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Review
, 30 (8), 1517-1548

Repair-Resistant DNA Lesions

Affiliations
Review

Repair-Resistant DNA Lesions

Nicholas E Geacintov et al. Chem Res Toxicol.

Abstract

The eukaryotic global genomic nucleotide excision repair (GG-NER) pathway is the major mechanism that removes most bulky and some nonbulky lesions from cellular DNA. There is growing evidence that certain DNA lesions are repaired slowly or are entirely resistant to repair in cells, tissues, and in cell extract model assay systems. It is well established that the eukaryotic DNA lesion-sensing proteins do not detect the damaged nucleotide, but recognize the distortions/destabilizations in the native DNA structure caused by the damaged nucleotides. In this article, the nature of the structural features of certain bulky DNA lesions that render them resistant to NER, or cause them to be repaired slowly, is compared to that of those that are good-to-excellent NER substrates. Understanding the structural features that distinguish NER-resistant DNA lesions from good NER substrates may be useful for interpreting the biological significance of biomarkers of exposure of human populations to genotoxic environmental chemicals. NER-resistant lesions can survive to replication and cause mutations that can initiate cancer and other diseases. Furthermore, NER diminishes the efficacy of certain chemotherapeutic drugs, and the design of more potent pharmaceuticals that resist repair can be advanced through a better understanding of the structural properties of DNA lesions that engender repair-resistance.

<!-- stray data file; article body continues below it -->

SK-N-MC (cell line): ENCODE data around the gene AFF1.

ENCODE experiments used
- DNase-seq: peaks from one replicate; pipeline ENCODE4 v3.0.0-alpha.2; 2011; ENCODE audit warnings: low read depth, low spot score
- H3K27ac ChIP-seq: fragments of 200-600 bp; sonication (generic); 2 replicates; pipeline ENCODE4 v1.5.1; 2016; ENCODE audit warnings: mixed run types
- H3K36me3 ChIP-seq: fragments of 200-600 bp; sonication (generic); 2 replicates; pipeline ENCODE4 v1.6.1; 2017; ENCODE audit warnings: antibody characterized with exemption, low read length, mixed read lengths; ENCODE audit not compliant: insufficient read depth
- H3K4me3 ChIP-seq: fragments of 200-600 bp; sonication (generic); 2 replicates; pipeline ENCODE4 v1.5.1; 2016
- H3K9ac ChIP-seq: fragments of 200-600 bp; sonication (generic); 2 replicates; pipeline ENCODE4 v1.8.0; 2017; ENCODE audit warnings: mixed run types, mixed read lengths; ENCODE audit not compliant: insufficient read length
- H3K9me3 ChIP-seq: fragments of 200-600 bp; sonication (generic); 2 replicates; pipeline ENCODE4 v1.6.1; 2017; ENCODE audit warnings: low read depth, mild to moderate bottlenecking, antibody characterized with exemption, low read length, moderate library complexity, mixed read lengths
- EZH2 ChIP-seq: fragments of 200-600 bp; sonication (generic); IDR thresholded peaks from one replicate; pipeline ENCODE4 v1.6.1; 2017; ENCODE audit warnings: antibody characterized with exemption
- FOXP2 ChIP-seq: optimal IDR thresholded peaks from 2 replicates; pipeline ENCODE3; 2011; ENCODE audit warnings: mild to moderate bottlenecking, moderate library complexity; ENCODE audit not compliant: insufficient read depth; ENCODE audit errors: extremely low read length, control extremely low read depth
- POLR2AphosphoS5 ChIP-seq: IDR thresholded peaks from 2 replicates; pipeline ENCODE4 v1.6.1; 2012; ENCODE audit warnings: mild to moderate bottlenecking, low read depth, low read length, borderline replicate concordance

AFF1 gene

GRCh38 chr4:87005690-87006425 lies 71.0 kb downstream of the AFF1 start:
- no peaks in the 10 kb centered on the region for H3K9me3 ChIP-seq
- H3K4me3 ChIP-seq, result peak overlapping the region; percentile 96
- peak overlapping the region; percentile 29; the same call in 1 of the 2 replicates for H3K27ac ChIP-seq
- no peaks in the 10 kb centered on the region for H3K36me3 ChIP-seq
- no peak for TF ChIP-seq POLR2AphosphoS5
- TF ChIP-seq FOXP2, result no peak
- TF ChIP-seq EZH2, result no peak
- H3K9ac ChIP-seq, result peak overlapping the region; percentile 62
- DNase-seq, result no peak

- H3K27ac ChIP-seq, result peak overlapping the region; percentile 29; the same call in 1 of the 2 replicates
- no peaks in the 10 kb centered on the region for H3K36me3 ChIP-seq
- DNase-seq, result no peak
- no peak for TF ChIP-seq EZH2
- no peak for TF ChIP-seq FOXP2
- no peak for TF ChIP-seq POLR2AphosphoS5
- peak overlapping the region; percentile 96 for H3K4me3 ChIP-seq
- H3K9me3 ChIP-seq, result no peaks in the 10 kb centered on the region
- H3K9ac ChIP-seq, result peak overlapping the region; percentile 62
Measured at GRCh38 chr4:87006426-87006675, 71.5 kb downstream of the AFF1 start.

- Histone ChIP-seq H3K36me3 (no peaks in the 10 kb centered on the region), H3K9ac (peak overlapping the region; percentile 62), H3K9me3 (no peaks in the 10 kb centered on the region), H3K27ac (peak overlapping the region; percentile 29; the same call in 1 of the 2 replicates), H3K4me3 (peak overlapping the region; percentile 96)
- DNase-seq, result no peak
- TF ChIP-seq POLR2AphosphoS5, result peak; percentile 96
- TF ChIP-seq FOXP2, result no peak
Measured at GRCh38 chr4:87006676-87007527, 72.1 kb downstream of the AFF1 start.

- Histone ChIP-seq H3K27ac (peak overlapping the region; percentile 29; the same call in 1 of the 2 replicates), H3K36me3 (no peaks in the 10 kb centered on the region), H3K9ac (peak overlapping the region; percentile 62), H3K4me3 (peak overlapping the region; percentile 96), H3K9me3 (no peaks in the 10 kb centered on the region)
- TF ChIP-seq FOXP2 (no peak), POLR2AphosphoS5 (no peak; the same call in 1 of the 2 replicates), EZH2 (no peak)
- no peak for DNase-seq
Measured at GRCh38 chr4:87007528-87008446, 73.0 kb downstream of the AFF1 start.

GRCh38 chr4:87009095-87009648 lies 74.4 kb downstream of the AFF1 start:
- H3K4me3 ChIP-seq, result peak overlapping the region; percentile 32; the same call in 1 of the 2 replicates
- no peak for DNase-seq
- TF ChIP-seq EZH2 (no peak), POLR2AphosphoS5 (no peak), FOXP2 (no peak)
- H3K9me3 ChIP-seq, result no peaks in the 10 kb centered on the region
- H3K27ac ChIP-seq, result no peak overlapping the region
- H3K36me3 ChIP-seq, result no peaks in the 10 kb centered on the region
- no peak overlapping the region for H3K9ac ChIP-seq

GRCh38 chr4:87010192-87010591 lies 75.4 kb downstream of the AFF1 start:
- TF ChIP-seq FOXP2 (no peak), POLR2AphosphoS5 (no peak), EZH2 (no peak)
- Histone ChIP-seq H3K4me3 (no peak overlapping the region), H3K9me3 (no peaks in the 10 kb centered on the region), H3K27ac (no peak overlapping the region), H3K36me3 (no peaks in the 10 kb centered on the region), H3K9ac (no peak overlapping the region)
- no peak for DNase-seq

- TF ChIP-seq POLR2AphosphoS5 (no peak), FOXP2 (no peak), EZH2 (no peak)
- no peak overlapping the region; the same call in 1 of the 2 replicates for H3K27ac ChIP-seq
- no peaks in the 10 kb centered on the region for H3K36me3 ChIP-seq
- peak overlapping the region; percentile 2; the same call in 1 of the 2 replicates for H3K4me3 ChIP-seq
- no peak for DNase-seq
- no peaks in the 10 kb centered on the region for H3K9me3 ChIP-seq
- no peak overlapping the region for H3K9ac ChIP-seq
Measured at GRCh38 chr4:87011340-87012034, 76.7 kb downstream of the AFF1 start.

Conflict of interest statement

The authors declare no competing financial interest.

Figures

Figure 1
Figure 1
Structures of UV photodimers: (A) T^T cyclobutane pyrimidine dimer (CPD) and (B) 6–4 UV photoproduct. (C) Co-crystal structure of yeast Rad4-Rad23 with a T^T CPD (not resolved experimentally) opposite two thymines (blue) in the complementary strand (Min and Pavletich; PDB ID: 2QSG).
Figure 2
Figure 2
(A) Structures and carbon atom numbering systems of bay region benzo[a]pyrene (B[a]P), and fjord region benzo[c]phenanthrene (B[c]Ph), benzo[g]chrysene (B[g]C), and dibenzo[a,l]pyrene (DB[a,l]P). (B) Metabolic activation of PAH by P450 cytochrome and epoxy hydrolases that generate the enantiomeric diol epoxides is shown. The absolute configurations of substituents around the 7,8,9,10 (B[a]P); 4,3,2,1 (B[c]Ph); 11,12,13,14 (DB[a,l]P and B[g]C) of the metabolized aromatic rings, shaded in gray, are also shown.
Figure 3
Figure 3
Stereochemistry-dependent conformational motifs of DNA adducts that result from the reactions of B[a]PDE with (A, B) dG, and with (C) dA in double-stranded DNA (see the text for details).
Figure 4
Figure 4
Steric hindrance due to bulky −OH groups limits the allowed values of the torsion angle β′ and thus the conformational space of the bulky polycyclic aromatic residues in the (+)-trans and (−)-trans-B[a]P-N2–dG adducts in double stranded DNA. The two top structures illustrate the principles of opposite orientations of the PAH residues relative to the planes of dG that result from the binding of enantiomeric PAH diol epoxides to the exocyclic amino groups of purines in DNA. The bottom structure designates the torsion angle β′.
Figure 5